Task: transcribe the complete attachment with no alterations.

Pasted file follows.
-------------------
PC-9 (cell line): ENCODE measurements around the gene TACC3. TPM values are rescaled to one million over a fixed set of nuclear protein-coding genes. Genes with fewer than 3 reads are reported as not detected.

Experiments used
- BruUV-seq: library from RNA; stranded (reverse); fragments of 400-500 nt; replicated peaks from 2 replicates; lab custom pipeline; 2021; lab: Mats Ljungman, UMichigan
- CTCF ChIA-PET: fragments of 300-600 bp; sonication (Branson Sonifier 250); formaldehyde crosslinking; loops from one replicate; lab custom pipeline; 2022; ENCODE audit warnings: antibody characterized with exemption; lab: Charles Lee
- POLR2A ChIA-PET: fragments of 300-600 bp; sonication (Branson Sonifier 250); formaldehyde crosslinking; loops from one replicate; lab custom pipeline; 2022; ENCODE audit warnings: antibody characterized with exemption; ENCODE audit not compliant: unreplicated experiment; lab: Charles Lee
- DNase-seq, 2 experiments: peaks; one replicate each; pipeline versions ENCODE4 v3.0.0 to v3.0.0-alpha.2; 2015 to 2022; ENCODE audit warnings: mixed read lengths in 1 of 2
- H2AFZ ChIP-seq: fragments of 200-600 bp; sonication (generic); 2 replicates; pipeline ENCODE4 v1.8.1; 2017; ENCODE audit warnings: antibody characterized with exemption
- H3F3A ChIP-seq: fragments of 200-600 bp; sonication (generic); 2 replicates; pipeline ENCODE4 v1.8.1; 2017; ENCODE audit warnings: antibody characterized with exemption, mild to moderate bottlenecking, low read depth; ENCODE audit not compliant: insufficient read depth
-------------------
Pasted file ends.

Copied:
PC-9 (cell line): ENCODE measurements around the gene TACC3. TPM values are rescaled to one million over a fixed set of nuclear protein-coding genes. Genes with fewer than 3 reads are reported as not detected.

Experiments used
- BruUV-seq: library from RNA; stranded (reverse); fragments of 400-500 nt; replicated peaks from 2 replicates; lab custom pipeline; 2021; lab: Mats Ljungman, UMichigan
- CTCF ChIA-PET: fragments of 300-600 bp; sonication (Branson Sonifier 250); formaldehyde crosslinking; loops from one replicate; lab custom pipeline; 2022; ENCODE audit warnings: antibody characterized with exemption; lab: Charles Lee
- POLR2A ChIA-PET: fragments of 300-600 bp; sonication (Branson Sonifier 250); formaldehyde crosslinking; loops from one replicate; lab custom pipeline; 2022; ENCODE audit warnings: antibody characterized with exemption; ENCODE audit not compliant: unreplicated experiment; lab: Charles Lee
- DNase-seq, 2 experiments: peaks; one replicate each; pipeline versions ENCODE4 v3.0.0 to v3.0.0-alpha.2; 2015 to 2022; ENCODE audit warnings: mixed read lengths in 1 of 2
- H2AFZ ChIP-seq: fragments of 200-600 bp; sonication (generic); 2 replicates; pipeline ENCODE4 v1.8.1; 2017; ENCODE audit warnings: antibody characterized with exemption
- H3F3A ChIP-seq: fragments of 200-600 bp; sonication (generic); 2 replicates; pipeline ENCODE4 v1.8.1; 2017; ENCODE audit warnings: antibody characterized with exemption, mild to moderate bottlenecking, low read depth; ENCODE audit not compliant: insufficient read depth